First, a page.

Situated by the Odra River, Wrocław is one of the oldest cities in Poland – chronicles mention it as early as in 1000. In the beginning it was a Polish town, the seat of the dukes of the Piast dynasty, then belonged to Czech, Prussia and Germany. Finally, after World War II, Wrocław returned to Poland.
Multiculturalism has left a strong mark on this great city, as is evidenced by churches founded by Piast rulers on the Cathedral Island (Ostrów Tumski), a post-German building of the current National Museum and the Old Jewish Cemetery from 19th century – presently Cemetery Art Museum. It is worth more attention – lush graves and tombs create unique complex of tomb sculpture and landscape architecture. On the surface of 4.6 ha there are about 12 000 tombstones, a resting place for world-renowned scientists such as a historian Heinrich Graetz, a botanist Ferdinand Cohn, an ophthalmologist Hermann Cohn, a biologist Leopold Auerbach and socialist activist Ferdinand Lassalle. (More about Wroclaw in Wroclaw – Lower Silesia). The following pictures are the work of Paweł Kijak, a professional surveyor and a passionate photographer, who mostly loves photographing mountains, but from time to time goes down to the earth.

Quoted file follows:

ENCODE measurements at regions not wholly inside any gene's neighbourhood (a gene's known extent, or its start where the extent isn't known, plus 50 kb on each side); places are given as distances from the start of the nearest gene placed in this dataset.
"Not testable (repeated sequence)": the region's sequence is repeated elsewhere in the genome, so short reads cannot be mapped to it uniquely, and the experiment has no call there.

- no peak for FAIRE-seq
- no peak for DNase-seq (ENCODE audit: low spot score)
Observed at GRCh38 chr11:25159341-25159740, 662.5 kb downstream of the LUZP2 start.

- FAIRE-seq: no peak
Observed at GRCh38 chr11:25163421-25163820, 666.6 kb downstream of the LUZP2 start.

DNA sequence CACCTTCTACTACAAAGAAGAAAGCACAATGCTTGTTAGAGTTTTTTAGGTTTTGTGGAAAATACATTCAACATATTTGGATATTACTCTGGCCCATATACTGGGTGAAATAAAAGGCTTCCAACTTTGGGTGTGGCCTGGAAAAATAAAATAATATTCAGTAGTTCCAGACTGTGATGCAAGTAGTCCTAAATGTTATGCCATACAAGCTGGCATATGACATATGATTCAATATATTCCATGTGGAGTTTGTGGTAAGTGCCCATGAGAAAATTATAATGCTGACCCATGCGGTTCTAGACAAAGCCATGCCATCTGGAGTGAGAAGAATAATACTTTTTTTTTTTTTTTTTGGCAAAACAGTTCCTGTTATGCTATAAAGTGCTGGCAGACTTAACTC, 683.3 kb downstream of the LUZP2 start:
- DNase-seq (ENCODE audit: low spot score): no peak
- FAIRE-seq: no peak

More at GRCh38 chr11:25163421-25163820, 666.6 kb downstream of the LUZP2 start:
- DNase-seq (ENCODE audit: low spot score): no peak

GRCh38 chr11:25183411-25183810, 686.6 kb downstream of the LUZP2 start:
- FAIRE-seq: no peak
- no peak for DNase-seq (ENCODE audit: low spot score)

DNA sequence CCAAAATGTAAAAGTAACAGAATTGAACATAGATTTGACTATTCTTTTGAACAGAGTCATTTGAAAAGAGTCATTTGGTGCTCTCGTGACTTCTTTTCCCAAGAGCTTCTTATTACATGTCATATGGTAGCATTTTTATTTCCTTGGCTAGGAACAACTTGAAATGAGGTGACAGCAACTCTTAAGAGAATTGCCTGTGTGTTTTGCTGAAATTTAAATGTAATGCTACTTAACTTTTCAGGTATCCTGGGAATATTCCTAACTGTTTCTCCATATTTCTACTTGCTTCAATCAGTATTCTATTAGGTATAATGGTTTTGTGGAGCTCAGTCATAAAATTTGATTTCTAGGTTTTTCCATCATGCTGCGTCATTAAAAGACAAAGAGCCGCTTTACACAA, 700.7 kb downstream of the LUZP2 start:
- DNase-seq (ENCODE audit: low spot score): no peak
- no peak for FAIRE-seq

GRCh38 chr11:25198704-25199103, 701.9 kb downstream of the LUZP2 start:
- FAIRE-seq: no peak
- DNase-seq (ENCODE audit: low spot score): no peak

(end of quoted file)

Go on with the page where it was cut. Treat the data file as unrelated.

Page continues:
WROCLAW BY NIGHT
National Museum – from the Odra River side
Tumski Bridge with Cathedral Island in the background
OLD JEWISH CEMETERY